operations. Mathematics typically used in commerce includes elementary arithmetic, such as fractions, decimals, and percentages, elementary algebra, statistics and probability. Business management can be made more effective in some cases by use of more advanced mathematics such as calculus, matrix algebra and linear programming.
Commercial organizations use mathematics in accounting, inventory management, marketing, sales forecasting, and financial analysis.
In academia, “Business Mathematics” includes mathematics courses taken at an undergraduate level by business students. These courses are slightly less difficult and do not always go into the same depth as other mathematics courses for people majoring in mathematics or science fields. The two most common math courses taken in this form are Business Calculus and Business Statistics. Examples used for problems in these courses are usually real-life problems from the business world.An example of the differences in coursework from a business mathematics course and a regular mathematics course would be calculus. In a regular calculus course, students would study trigonometric functions. Business calculus would not study trigonometric functions because it would be time- consuming and useless to most business students, except perhaps economics majors. Economics majors who plan to continue economics in graduate school are strongly encouraged to take regular calculus instead of business calculus, as well as linear algebra and other advanced math courses.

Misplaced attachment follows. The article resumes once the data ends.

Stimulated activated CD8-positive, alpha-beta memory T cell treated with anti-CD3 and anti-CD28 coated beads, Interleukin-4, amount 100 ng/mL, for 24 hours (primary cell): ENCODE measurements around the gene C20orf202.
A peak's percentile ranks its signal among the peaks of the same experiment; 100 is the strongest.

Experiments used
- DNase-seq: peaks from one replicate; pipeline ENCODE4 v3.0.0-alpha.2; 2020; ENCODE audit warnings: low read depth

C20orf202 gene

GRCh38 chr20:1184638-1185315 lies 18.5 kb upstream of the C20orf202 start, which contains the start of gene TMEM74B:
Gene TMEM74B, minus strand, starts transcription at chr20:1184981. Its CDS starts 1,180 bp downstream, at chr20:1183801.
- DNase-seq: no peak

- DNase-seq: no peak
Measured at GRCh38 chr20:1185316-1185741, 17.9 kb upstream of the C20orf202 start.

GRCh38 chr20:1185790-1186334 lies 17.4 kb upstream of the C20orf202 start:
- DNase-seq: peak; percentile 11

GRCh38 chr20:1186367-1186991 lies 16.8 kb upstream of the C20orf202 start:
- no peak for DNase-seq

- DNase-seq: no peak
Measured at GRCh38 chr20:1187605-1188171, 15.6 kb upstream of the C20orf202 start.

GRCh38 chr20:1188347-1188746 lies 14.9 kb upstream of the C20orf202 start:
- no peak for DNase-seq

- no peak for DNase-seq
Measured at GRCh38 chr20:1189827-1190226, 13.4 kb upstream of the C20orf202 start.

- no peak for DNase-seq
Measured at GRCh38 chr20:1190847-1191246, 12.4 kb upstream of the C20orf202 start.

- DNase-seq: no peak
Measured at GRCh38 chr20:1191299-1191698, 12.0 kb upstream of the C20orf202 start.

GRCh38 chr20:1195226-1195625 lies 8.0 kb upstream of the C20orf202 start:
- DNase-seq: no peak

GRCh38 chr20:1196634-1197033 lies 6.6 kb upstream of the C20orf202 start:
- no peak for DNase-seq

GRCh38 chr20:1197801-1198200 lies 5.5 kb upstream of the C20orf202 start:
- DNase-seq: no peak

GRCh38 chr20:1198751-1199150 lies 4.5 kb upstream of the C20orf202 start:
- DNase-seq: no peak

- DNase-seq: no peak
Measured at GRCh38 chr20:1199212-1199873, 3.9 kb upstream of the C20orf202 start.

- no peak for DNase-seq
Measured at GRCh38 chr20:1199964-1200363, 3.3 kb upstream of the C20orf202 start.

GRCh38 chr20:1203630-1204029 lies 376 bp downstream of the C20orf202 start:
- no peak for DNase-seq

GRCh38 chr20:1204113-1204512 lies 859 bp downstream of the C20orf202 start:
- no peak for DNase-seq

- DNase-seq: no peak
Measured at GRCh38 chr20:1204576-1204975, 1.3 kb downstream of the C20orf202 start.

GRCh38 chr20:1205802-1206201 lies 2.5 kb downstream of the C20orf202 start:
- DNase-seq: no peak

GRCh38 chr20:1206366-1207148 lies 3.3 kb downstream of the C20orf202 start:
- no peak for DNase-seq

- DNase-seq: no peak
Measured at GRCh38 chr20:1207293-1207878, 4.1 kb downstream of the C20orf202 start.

Other subjects typically covered in a business mathematics Curriculum include:
Another meaning of business mathematics, sometimes called commercial math or consumer math, is a group of practical subjects used in commerce and everyday life. In schools, these subjects are often taught to students who are not planning a university education. In the United States, they are typically offered in high schools and in schools that grant associate’s degrees.
A U.S. business math course might include a review of elementary arithmetic, including fractions, decimals, and percentages. Elementary algebra is often included as well, in the context of solving practical business problems. The practical applications typically include checking accounts, price discounts, markups and markdowns, payroll calculations, simple and compound interest, consumer and business credit, and mortgages. The emphasis in these courses is on computational skills and their practical application, with practical application predominating. For example, while computational formulas are covered in the material on interest and mortgages, the use of prepared tables based on those formulas is also presented and emphasized. Mathematics can provide powerful support for business decisions. In their later business careers, this will motivate them to consult with mathematicians and employ effective quantitative methods.
Mathematics provides many important tools for economics and other business fields. However, our discipline does not profit from this work when students (who later become part of the general public) are unaware of its existence. Presenting trivial mathematical applications only makes matters worse, since they are clearly recognizable as being of little importance. This actually diminishes our subject in the eyes of students. Using computers to bring the underlying structure of significant mathematics to undergraduates allows them to appreciate the role that our Subject can play in their academic work and later lives. The recognition of its importance by many students each year will certainly strengthen the position of mathematics in our society. Why do business consultants and directors need to know math?” you may ask. Business is all about selling a product or service to make money. All transactions within a business have to be perfectly measure through the mathematics terms.